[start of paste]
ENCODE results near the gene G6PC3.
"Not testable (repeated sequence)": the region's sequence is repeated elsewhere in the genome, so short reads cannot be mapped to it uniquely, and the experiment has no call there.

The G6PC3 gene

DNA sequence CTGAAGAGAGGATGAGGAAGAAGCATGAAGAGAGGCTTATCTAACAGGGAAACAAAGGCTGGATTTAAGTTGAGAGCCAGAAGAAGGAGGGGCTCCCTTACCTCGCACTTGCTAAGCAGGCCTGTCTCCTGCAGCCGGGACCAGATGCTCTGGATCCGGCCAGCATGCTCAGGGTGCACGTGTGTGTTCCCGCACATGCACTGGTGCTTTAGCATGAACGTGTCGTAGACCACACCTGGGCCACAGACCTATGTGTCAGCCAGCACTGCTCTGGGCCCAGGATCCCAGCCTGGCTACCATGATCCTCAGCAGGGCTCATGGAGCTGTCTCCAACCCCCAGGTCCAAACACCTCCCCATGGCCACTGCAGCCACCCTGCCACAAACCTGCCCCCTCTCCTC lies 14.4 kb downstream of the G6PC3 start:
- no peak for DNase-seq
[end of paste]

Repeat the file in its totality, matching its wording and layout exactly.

ENCODE results near the gene G6PC3.
"Not testable (repeated sequence)": the region's sequence is repeated elsewhere in the genome, so short reads cannot be mapped to it uniquely, and the experiment has no call there.

The G6PC3 gene

DNA sequence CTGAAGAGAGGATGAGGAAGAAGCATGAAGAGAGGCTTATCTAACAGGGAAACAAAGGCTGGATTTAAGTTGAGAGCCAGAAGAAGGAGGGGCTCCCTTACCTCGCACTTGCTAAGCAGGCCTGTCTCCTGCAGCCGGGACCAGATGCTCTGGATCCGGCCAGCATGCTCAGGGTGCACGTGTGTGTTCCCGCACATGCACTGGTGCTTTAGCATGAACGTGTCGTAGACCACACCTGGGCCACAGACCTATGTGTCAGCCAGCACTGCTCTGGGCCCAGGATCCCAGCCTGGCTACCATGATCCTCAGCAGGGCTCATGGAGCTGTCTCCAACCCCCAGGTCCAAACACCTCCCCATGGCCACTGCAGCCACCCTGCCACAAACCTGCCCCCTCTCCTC lies 14.4 kb downstream of the G6PC3 start:
- no peak for DNase-seq